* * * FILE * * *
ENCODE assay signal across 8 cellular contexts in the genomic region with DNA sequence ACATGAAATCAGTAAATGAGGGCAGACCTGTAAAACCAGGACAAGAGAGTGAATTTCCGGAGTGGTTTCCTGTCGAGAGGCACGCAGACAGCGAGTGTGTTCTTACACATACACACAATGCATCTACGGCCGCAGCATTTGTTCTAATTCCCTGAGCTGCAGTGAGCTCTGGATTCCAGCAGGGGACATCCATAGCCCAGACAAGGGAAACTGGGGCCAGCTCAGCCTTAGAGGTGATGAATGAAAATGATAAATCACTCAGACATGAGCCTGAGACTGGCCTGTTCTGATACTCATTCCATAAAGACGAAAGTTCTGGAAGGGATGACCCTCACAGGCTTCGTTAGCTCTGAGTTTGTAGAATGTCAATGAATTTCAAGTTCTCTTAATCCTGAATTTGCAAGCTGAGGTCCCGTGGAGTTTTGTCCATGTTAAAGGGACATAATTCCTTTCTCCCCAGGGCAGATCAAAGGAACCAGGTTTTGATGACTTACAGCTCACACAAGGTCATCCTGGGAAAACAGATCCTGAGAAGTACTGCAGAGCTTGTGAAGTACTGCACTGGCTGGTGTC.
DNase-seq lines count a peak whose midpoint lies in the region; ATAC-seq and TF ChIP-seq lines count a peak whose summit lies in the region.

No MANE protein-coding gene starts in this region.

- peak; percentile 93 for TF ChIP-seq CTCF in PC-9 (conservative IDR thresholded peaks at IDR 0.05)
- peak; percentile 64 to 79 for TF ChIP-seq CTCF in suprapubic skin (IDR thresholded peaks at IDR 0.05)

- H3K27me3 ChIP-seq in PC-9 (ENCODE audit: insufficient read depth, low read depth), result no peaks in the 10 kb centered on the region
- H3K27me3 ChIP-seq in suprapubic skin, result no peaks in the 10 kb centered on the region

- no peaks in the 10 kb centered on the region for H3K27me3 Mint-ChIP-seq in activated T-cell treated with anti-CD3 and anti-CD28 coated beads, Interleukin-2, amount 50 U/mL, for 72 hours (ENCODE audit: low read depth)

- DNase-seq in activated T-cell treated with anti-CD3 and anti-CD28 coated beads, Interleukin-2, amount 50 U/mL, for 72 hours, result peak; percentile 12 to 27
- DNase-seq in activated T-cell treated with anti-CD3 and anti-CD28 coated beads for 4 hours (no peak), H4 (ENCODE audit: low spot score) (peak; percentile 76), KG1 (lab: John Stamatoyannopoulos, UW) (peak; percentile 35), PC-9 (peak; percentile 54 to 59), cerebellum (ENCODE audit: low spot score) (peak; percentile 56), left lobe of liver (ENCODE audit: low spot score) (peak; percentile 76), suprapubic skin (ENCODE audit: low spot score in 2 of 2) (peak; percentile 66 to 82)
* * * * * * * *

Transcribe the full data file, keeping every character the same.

ENCODE assay signal across 8 cellular contexts in the genomic region with DNA sequence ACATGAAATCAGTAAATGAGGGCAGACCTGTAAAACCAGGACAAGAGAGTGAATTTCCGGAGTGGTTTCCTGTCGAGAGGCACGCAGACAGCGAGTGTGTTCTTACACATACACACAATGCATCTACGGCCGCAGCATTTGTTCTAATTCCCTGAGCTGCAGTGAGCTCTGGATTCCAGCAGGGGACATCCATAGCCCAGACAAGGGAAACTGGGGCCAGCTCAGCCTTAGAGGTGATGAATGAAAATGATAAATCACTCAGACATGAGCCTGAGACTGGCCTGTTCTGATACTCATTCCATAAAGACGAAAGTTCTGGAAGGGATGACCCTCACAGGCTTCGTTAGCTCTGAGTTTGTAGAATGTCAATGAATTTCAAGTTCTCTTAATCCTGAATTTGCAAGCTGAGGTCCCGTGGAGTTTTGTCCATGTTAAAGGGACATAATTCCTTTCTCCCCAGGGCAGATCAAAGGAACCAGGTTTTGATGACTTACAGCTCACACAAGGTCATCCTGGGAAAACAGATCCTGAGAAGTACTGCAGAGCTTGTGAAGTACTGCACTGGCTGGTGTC.
DNase-seq lines count a peak whose midpoint lies in the region; ATAC-seq and TF ChIP-seq lines count a peak whose summit lies in the region.

No MANE protein-coding gene starts in this region.

- peak; percentile 93 for TF ChIP-seq CTCF in PC-9 (conservative IDR thresholded peaks at IDR 0.05)
- peak; percentile 64 to 79 for TF ChIP-seq CTCF in suprapubic skin (IDR thresholded peaks at IDR 0.05)

- H3K27me3 ChIP-seq in PC-9 (ENCODE audit: insufficient read depth, low read depth), result no peaks in the 10 kb centered on the region
- H3K27me3 ChIP-seq in suprapubic skin, result no peaks in the 10 kb centered on the region

- no peaks in the 10 kb centered on the region for H3K27me3 Mint-ChIP-seq in activated T-cell treated with anti-CD3 and anti-CD28 coated beads, Interleukin-2, amount 50 U/mL, for 72 hours (ENCODE audit: low read depth)

- DNase-seq in activated T-cell treated with anti-CD3 and anti-CD28 coated beads, Interleukin-2, amount 50 U/mL, for 72 hours, result peak; percentile 12 to 27
- DNase-seq in activated T-cell treated with anti-CD3 and anti-CD28 coated beads for 4 hours (no peak), H4 (ENCODE audit: low spot score) (peak; percentile 76), KG1 (lab: John Stamatoyannopoulos, UW) (peak; percentile 35), PC-9 (peak; percentile 54 to 59), cerebellum (ENCODE audit: low spot score) (peak; percentile 56), left lobe of liver (ENCODE audit: low spot score) (peak; percentile 76), suprapubic skin (ENCODE audit: low spot score in 2 of 2) (peak; percentile 66 to 82)